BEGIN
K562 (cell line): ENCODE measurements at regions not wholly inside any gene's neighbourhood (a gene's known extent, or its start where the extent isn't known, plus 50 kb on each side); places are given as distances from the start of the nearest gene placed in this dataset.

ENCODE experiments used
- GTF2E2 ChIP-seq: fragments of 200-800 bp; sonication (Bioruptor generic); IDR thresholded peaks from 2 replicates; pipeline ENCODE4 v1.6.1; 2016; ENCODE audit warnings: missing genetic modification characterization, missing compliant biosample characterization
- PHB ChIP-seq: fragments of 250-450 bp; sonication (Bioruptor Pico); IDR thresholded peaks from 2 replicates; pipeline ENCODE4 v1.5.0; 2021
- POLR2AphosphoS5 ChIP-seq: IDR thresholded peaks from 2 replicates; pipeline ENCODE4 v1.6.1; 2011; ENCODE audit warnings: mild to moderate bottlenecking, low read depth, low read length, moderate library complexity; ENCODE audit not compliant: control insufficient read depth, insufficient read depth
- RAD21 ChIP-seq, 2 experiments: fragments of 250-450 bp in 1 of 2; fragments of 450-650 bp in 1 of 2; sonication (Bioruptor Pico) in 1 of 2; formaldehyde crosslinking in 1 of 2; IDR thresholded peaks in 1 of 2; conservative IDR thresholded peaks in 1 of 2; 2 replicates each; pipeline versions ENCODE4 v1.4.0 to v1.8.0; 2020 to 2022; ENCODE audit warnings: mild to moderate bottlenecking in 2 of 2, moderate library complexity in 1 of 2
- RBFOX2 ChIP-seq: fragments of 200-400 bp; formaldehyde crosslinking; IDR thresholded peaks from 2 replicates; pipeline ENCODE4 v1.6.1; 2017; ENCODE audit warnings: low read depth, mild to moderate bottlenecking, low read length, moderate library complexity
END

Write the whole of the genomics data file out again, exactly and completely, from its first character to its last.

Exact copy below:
K562 (cell line): ENCODE measurements at regions not wholly inside any gene's neighbourhood (a gene's known extent, or its start where the extent isn't known, plus 50 kb on each side); places are given as distances from the start of the nearest gene placed in this dataset.

ENCODE experiments used
- GTF2E2 ChIP-seq: fragments of 200-800 bp; sonication (Bioruptor generic); IDR thresholded peaks from 2 replicates; pipeline ENCODE4 v1.6.1; 2016; ENCODE audit warnings: missing genetic modification characterization, missing compliant biosample characterization
- PHB ChIP-seq: fragments of 250-450 bp; sonication (Bioruptor Pico); IDR thresholded peaks from 2 replicates; pipeline ENCODE4 v1.5.0; 2021
- POLR2AphosphoS5 ChIP-seq: IDR thresholded peaks from 2 replicates; pipeline ENCODE4 v1.6.1; 2011; ENCODE audit warnings: mild to moderate bottlenecking, low read depth, low read length, moderate library complexity; ENCODE audit not compliant: control insufficient read depth, insufficient read depth
- RAD21 ChIP-seq, 2 experiments: fragments of 250-450 bp in 1 of 2; fragments of 450-650 bp in 1 of 2; sonication (Bioruptor Pico) in 1 of 2; formaldehyde crosslinking in 1 of 2; IDR thresholded peaks in 1 of 2; conservative IDR thresholded peaks in 1 of 2; 2 replicates each; pipeline versions ENCODE4 v1.4.0 to v1.8.0; 2020 to 2022; ENCODE audit warnings: mild to moderate bottlenecking in 2 of 2, moderate library complexity in 1 of 2
- RBFOX2 ChIP-seq: fragments of 200-400 bp; formaldehyde crosslinking; IDR thresholded peaks from 2 replicates; pipeline ENCODE4 v1.6.1; 2017; ENCODE audit warnings: low read depth, mild to moderate bottlenecking, low read length, moderate library complexity